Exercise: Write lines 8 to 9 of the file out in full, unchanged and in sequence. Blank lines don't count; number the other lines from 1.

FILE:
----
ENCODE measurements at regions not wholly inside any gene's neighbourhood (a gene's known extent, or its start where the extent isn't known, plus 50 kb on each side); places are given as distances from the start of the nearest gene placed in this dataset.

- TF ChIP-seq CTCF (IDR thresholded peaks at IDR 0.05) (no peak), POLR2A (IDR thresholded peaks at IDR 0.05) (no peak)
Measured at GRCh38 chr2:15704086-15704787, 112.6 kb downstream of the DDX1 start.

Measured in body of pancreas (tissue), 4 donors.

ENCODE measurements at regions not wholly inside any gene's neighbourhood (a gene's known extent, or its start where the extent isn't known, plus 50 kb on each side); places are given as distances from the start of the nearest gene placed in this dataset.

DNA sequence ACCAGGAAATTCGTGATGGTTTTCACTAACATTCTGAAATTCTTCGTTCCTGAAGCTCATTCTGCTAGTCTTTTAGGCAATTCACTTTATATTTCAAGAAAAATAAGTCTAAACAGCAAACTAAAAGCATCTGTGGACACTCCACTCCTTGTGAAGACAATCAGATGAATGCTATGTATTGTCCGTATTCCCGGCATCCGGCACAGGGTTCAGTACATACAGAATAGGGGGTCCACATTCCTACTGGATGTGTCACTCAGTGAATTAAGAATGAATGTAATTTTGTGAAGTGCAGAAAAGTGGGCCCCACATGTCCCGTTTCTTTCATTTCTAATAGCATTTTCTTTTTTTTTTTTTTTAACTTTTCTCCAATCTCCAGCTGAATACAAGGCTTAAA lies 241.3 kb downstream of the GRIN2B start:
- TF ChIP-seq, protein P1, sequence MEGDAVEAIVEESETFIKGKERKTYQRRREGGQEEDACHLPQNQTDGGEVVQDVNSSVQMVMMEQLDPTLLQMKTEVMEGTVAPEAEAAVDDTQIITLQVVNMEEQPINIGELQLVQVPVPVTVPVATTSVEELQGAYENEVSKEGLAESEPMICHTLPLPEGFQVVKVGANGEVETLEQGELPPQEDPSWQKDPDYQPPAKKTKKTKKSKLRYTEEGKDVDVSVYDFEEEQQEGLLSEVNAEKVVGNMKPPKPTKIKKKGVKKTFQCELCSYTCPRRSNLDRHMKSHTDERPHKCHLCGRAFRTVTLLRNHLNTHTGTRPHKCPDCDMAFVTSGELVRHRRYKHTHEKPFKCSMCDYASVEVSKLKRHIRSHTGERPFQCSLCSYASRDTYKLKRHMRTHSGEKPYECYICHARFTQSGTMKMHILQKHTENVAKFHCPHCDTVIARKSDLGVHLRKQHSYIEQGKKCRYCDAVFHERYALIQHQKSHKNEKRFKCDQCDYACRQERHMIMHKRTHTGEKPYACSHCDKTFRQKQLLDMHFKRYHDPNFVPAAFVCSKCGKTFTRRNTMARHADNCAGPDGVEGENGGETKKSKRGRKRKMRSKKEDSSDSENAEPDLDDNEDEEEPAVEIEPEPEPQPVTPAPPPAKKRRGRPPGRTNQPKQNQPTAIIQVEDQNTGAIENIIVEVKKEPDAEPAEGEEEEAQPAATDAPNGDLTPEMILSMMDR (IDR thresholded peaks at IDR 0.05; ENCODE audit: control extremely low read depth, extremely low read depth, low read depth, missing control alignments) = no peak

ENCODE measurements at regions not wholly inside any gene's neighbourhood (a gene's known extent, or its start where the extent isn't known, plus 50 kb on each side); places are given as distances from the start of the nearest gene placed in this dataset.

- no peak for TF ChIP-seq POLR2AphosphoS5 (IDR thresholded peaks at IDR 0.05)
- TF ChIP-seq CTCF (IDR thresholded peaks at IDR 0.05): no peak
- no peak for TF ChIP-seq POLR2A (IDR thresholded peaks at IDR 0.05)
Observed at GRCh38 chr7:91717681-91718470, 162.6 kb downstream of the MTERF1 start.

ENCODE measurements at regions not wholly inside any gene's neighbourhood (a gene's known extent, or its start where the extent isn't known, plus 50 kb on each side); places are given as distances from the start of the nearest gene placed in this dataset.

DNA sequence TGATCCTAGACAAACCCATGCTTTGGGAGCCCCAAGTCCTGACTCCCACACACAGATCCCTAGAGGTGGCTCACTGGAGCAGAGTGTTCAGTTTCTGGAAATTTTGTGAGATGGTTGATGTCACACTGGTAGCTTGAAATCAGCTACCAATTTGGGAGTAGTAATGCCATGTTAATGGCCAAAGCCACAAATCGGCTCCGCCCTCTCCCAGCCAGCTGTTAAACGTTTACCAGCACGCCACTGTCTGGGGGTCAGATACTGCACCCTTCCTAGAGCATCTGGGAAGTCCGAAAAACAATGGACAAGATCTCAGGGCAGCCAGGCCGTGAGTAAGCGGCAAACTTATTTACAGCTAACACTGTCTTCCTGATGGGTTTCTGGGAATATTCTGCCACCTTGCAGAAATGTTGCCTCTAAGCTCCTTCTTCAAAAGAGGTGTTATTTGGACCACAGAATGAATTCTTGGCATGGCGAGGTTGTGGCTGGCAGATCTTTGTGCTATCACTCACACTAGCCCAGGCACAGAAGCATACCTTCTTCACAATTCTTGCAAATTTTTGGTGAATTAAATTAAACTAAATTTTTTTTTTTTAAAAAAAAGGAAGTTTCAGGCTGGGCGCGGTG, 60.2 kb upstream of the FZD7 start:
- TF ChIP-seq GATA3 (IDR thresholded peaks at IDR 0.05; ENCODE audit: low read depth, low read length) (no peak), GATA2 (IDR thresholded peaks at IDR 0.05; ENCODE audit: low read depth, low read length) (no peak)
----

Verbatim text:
ENCODE measurements at regions not wholly inside any gene's neighbourhood (a gene's known extent, or its start where the extent isn't known, plus 50 kb on each side); places are given as distances from the start of the nearest gene placed in this dataset.

- no peak for TF ChIP-seq POLR2AphosphoS5 (IDR thresholded peaks at IDR 0.05)